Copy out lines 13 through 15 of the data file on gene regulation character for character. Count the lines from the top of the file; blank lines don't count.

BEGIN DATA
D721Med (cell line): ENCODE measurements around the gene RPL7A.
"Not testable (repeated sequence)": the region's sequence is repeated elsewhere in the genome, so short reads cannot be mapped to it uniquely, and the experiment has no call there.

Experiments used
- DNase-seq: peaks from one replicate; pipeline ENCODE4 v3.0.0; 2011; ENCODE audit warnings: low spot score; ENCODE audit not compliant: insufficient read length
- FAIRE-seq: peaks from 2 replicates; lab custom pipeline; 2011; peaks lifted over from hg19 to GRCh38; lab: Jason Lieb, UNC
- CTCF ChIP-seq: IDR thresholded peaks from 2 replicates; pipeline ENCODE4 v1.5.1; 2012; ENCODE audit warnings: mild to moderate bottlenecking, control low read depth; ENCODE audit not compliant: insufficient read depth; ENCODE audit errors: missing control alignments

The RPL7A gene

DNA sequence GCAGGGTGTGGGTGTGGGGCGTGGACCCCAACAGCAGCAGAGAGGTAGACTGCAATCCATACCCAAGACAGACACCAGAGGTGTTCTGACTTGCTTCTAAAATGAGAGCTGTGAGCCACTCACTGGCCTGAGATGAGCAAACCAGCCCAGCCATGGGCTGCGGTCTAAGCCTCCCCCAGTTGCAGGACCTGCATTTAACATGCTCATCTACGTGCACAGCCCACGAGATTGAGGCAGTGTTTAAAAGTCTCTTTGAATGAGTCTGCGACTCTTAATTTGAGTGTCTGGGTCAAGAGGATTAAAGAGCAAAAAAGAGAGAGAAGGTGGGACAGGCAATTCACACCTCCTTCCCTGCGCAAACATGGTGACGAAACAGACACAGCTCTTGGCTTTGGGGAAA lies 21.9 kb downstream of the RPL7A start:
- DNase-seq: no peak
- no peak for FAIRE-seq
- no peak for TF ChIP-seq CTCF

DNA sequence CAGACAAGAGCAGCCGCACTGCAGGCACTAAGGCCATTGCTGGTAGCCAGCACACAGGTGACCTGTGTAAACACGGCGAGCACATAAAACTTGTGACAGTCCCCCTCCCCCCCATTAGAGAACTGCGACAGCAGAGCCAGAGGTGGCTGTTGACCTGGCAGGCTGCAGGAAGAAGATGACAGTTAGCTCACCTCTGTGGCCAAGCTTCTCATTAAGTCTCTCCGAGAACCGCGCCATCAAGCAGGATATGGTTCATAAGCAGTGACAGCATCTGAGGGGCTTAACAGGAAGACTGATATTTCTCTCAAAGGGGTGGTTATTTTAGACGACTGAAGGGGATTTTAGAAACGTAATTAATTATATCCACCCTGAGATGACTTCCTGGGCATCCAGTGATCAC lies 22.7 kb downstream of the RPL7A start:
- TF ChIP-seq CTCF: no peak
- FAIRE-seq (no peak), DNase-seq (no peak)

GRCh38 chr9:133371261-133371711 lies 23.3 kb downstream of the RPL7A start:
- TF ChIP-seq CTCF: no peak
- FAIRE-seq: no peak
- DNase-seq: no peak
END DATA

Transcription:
- TF ChIP-seq CTCF: no peak
- FAIRE-seq (no peak), DNase-seq (no peak)

GRCh38 chr9:133371261-133371711 lies 23.3 kb downstream of the RPL7A start: